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Just Like Quality Wine, Quality News Is Not Free

I occasionally get emails from News Fetch subscribers wondering why there are so many advertisements. Or why there are some articles that they must pay extra for.

The one, true answer is that without advertisers, the result in wine news would be the same as in the larger world of journalism as a whole as this piece from the L.A. Times explains: Supply of news is dwindling amid the digital media transformation.


Reality Check: quality information — like quality wine — is not free. Somebody has to pay one way or another.

Right now,advertisers pay for News Fetch so subscribers can have the daily news briefing for free.

But it’s hardly a gravy train. I spend about six hours of my life a day to produce every issue. By my calculations, I earn about federal minimum wage … for 1989.

Obviously, I do a lot of this for the love of it. And a connection I feel with my 21,300+ subscribers. That’s the largest in the industry by a very long shot.

The advertisers deserve thanks, not complaints. They subsidize the “free.”


And when I get an email, as I did this morning, that demanded “ Stop this password BS!” my reply is that I think my additional hours of  hard work should be compensated.

Imagine what the writer of that email might feel like if his employer or customers said, “stop this wanting to be paid BS!”


I’m up at 4 a.m. Sunday-Fri to personally look at more than 200 websites. I do that because crawlers and search engines can’t do that very well. That’s why you find news on News Fetch that you won’t find anywhere else … except maybe hours later from folks that read News Fetch. Sure, it’s irksome to have some people cherry-pick articles that I have spent hours finding. That’s life.

I don’t just blindly add links. I give every article an initial read and make a judgement on whether it is likely to be of use to subscribers. I then try to accurately categorize those articles and slot them into appropriate categories that make them easy for subscribers to find what they are looking for.


What is behind that judgment?

I was the founder of a fine-wine importer/wholesaler/distributor in Los Angeles. I look at the article and try to decide that if I was still in the business, would I find this valuable enough to spend valuable time on. I’ve been in other businesses as well, including as the CEO of a small public technology company.

As a former faculty member teaching in Sonoma State University’s Wine MBA program, I work hard to maintain a solid grasp of the business, what matters and what can help my wine industry readers.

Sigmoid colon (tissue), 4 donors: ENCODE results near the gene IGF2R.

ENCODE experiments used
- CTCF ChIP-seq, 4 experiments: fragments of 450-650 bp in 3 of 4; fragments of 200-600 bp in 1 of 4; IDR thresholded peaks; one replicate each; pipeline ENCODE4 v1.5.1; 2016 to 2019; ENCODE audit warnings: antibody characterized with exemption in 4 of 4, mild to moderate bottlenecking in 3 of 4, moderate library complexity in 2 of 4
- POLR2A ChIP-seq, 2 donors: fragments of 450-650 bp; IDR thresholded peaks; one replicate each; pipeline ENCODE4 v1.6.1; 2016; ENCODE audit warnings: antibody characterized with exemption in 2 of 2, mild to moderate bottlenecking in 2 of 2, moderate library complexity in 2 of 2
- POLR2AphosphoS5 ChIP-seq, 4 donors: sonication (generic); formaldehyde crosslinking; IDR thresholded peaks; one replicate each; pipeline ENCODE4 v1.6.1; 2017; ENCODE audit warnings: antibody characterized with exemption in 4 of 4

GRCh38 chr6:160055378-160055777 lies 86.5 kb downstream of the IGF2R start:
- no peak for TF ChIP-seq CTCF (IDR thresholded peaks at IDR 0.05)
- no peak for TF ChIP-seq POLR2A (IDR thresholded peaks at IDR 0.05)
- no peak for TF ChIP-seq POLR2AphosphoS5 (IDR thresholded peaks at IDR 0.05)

There’s more than a bit of journalism experience as well. I’ve been a journalist for more than 40 years and a J-school prof (Cornell and UCLA) for some of those.

In the wine trade, I founded Wine Business back in 1991. I’ve worked for Dow-Jones, The Washington Post, WallStreetJournal.Com as well as been a writer or columnist for the Gannett Chain, Progressive Farmer, American Agriculturalist and small large daily newspapers. I’ve covered everything from local courts to the U.S. Supreme Court, the Elmira NY City Council to Congress, the Mayor of Ithaca to the White House.


In addition to the daily six hours I spend on News Fetch, I spend a lot of time on original articles you can’t and won’t find elsewhere. I spend a lot of time — hours and hours — tracking down leads that go nowhere. And sometimes they do pan out.

I have to pay the rent and my other bills. I make no apology for the fact that I believe I should be paid for the time I work.

That’s why tose original pieces end up behind a paywall at  Wine Executive News.

Sometimes I do run across things that are so important to the industry that I make free even though I’ve invested a lot of time in pulling the pieces together. The Wine Institute’s clumsy and disjointed Prop 65 Wine settlement is a recent example.

Several hundred WEN subscribers pay $189 per year for. That gets them reporting I spend days — or weeks — tracking down and which they can get nowhere else. They get no advertisements.


As far as advertising goes, I have made News Fetch as read-friendly as possible. I long ago banned all of the advertising gimmicks that I personally find annoying: Flash, pop-ups, pop-unders. There is now a ban on any new ads that use animations and other distractions.

I suppose I could try raising my rates since they are about half that charged by Wine Business. But, then, I’d have to have an advertising sales staff because I don’t feel comfortable — as the sole editorial person — selling ads.

What you see right now are ads that have come “over the transom” by advertisers who recognize the value of trying to catch your eye.

This doesn’t buy preferential treatment in links, placement or other editorial judgement. Why? Because doing that would adulterate the quality of the product — the editorial — and that eventually paves the way for a slide into the morass that often plagues trade journalism in too many business sectors. That’s not something I would be involved with.


News Fetch’s advertisers make it possible for you to receive it free. Please take a new look at the process. Let those ads catch  your eye … then click over to see what they have to offer. You could be glad you did.